Consider the transformation described in section 6.2 of RFC4634 ("US Secure Hash Algorithms (SHA and HMAC-SHA)"). Given the message block M(i), and hence the message schedule W, as well as the output of the block function H(i), how hard should I expect computing H(i-1) to be?

Interestingly, the 64 "rounds" are easily reversible for this set of knowns and unknowns, but the final addition makes using this fact not trivial.

  • 2
    $\begingroup$ Do you still wonder after reading on the Davies-Meyer construction of One-Way Functions? $\endgroup$ – fgrieu Jan 2 '19 at 17:18
  • $\begingroup$ @fgrieu My claim; mining... $\endgroup$ – kelalaka Jan 2 '19 at 17:20
  • $\begingroup$ @fgrieu After reading that section three times, I still don't understand what you're hinting at. As far as I can see, this being possible would not damage any security requirements of hashing functions. $\endgroup$ – user64720 Jan 2 '19 at 17:28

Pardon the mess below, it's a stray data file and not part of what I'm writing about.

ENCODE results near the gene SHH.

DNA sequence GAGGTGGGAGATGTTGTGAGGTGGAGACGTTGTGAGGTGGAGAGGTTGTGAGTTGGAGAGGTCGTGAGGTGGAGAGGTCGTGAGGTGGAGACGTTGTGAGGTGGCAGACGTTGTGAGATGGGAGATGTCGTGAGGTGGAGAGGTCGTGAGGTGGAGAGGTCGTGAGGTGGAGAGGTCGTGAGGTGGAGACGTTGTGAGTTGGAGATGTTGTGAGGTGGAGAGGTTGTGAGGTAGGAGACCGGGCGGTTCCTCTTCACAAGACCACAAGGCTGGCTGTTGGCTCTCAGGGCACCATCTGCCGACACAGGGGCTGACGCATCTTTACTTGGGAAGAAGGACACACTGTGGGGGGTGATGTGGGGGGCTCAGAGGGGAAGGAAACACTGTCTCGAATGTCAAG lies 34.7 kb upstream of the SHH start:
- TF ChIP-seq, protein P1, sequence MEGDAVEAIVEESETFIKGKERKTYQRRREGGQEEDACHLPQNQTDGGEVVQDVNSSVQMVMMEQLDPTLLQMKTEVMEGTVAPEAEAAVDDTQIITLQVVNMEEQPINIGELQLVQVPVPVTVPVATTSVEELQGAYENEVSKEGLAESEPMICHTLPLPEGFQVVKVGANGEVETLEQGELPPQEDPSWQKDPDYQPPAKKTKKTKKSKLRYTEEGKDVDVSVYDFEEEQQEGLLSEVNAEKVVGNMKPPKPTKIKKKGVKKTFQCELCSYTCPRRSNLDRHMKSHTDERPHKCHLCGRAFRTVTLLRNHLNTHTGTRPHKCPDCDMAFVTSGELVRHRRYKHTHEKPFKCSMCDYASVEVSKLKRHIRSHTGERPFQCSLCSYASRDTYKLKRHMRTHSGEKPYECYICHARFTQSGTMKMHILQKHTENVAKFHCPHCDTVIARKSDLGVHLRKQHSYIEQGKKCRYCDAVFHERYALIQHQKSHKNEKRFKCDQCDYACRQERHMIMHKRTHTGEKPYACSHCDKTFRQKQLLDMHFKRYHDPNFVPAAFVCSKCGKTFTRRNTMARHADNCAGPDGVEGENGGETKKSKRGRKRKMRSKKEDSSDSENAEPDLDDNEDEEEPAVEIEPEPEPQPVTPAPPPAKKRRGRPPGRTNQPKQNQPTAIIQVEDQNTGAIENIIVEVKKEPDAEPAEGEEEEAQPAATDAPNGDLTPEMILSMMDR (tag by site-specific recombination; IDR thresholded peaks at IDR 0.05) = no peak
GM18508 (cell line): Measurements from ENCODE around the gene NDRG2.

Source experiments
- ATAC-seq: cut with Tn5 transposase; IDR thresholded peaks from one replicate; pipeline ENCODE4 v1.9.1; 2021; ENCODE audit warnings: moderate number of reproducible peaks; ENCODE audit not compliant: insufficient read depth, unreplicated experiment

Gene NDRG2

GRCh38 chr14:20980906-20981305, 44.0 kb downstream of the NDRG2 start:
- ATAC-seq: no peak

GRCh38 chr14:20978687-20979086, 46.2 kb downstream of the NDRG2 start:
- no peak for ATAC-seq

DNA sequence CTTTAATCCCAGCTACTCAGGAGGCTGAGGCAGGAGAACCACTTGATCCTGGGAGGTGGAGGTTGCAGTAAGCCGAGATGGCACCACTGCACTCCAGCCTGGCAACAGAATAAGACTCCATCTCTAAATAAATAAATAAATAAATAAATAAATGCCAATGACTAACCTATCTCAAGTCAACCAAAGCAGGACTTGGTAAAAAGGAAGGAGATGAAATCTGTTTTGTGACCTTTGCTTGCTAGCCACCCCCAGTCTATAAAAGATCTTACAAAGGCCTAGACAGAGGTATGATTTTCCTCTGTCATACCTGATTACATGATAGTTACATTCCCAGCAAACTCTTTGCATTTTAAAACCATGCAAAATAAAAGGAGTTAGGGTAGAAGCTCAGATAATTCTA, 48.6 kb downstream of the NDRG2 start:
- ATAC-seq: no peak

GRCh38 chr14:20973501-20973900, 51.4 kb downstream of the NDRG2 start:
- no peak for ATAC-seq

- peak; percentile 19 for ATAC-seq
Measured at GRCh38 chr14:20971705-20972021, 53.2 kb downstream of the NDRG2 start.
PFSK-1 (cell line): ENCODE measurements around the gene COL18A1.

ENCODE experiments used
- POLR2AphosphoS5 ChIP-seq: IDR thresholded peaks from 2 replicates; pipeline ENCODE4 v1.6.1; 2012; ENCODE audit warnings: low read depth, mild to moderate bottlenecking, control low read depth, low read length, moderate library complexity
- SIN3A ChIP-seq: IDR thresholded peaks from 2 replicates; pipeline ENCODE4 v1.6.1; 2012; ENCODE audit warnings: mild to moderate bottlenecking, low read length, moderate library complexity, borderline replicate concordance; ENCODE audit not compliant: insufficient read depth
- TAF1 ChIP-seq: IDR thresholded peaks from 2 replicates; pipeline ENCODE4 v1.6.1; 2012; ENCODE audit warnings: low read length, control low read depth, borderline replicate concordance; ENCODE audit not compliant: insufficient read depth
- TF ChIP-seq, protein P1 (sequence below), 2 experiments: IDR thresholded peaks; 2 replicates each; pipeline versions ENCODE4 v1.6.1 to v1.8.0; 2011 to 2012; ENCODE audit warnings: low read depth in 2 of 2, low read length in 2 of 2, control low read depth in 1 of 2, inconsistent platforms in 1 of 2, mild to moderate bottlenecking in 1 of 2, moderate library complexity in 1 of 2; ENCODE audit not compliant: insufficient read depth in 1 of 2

• $\begingroup$ @kelalaka I don't see how this could be useful for mining -- the goal there is to find the message, and that's been studied thoroughly already. $\endgroup$ – user64720 Jan 2 '19 at 17:36
  • $\begingroup$ There were a mining people tried to revers the hash algorithm. The first target for a hash function should be finding collisions not finding the pre-image see [Joux's paper]{iacr.org/archive/crypto2004/31520306/multicollisions.pdf} $\endgroup$ – kelalaka Jan 2 '19 at 17:42

No, this 'unappend' operation is effectively infeasible for the SHA-256 hash compression operation; there is no known way that is less expensive than brute force.

Such an 'unappend' operation would reduce the time taken to generate preimages from $2^{256}$ to $2^{129}$ hash compression operations (assuming that the unappend operation is as cheap as the forward hash compression operation). This would be done via a meet-in-the-middle attack, where in the most straight-forward implementation, you generate one list of $2^{128}$ intermediate states (from $2^{128}$ prefixes), and you generate a second list of $2^{128}$ intermediate states (from $2^{128}$ postfixes; starting from the target hash, you use the unappend operation), and search for a common value in the two lists.


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